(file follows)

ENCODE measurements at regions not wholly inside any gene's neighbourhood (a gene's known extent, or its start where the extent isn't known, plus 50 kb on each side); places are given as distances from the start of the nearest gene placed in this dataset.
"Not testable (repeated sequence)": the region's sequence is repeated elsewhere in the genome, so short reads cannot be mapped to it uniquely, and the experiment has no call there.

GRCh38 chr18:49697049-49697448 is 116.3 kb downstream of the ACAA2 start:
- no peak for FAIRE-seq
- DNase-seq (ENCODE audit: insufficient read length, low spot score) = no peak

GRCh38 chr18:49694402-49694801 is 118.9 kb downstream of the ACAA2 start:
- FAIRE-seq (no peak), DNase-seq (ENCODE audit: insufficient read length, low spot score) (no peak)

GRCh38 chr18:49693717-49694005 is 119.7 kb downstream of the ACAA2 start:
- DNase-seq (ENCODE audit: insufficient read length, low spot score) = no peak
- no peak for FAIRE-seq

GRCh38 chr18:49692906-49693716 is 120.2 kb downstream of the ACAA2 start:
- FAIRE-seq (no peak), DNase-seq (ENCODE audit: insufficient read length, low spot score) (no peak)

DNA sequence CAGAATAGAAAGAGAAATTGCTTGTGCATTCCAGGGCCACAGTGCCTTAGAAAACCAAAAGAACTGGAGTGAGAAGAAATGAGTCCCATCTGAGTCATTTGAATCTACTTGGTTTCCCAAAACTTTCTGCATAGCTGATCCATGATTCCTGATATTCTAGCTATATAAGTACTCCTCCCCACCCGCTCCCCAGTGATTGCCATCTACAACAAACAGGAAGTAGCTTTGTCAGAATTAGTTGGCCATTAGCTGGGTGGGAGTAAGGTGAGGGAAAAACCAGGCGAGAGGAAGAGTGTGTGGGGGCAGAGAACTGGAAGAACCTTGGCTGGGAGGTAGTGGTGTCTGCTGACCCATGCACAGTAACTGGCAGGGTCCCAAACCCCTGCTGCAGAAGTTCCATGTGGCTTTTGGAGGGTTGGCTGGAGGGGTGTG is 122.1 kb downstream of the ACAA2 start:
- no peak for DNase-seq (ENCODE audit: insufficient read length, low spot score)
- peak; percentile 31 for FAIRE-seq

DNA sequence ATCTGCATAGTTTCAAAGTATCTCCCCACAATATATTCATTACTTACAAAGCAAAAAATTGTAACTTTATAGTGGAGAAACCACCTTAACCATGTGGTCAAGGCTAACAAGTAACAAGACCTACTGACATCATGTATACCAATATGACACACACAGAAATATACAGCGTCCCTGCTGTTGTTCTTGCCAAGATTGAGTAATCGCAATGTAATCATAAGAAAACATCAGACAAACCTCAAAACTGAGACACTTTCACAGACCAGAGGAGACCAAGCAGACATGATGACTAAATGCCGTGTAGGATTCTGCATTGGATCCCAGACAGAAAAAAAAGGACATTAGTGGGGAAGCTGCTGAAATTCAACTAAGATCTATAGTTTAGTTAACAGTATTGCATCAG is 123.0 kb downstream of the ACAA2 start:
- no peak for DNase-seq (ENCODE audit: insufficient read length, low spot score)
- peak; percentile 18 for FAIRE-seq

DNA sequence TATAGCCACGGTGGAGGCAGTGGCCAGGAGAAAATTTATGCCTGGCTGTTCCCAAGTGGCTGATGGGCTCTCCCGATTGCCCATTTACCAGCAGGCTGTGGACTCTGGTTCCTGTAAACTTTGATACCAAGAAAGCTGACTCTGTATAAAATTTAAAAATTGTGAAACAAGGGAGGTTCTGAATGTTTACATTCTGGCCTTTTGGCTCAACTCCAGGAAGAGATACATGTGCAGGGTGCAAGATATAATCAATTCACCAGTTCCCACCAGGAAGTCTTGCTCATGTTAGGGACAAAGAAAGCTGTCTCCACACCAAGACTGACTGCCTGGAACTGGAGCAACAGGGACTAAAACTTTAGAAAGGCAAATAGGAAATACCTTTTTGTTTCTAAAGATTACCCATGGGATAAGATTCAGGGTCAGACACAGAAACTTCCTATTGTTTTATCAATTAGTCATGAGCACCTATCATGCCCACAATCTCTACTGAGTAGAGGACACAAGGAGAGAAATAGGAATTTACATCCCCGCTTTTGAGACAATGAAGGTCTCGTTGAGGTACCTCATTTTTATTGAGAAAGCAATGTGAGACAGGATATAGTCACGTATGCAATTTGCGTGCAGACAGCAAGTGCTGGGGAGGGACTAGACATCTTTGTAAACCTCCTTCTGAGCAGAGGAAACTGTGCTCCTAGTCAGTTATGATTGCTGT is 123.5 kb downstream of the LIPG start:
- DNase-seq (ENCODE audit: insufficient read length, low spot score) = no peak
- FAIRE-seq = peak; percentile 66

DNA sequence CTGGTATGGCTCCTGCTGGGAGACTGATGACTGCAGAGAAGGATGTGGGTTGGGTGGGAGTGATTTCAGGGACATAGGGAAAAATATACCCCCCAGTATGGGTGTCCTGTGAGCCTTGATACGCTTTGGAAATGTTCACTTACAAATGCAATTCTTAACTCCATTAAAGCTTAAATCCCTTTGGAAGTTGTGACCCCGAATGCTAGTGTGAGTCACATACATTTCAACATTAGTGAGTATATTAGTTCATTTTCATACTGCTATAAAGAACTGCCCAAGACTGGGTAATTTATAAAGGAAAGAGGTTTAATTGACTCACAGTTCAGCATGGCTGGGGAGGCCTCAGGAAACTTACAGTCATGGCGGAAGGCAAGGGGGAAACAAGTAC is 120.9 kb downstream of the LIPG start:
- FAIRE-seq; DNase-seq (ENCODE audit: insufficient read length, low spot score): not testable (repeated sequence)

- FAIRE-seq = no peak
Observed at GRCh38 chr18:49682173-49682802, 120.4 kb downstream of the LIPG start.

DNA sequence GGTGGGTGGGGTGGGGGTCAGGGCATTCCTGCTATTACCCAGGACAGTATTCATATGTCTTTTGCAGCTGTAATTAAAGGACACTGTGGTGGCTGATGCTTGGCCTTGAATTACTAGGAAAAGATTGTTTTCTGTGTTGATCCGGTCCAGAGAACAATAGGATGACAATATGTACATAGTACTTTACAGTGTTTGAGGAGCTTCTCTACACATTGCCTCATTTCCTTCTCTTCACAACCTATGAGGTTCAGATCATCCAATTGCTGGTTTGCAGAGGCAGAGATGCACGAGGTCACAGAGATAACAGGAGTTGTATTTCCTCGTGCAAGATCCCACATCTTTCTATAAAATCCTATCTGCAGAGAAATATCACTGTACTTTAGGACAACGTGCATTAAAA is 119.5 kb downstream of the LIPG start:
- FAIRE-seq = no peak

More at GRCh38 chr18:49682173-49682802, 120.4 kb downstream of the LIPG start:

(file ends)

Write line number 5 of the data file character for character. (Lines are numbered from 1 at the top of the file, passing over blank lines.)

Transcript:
- DNase-seq (ENCODE audit: insufficient read length, low spot score) = no peak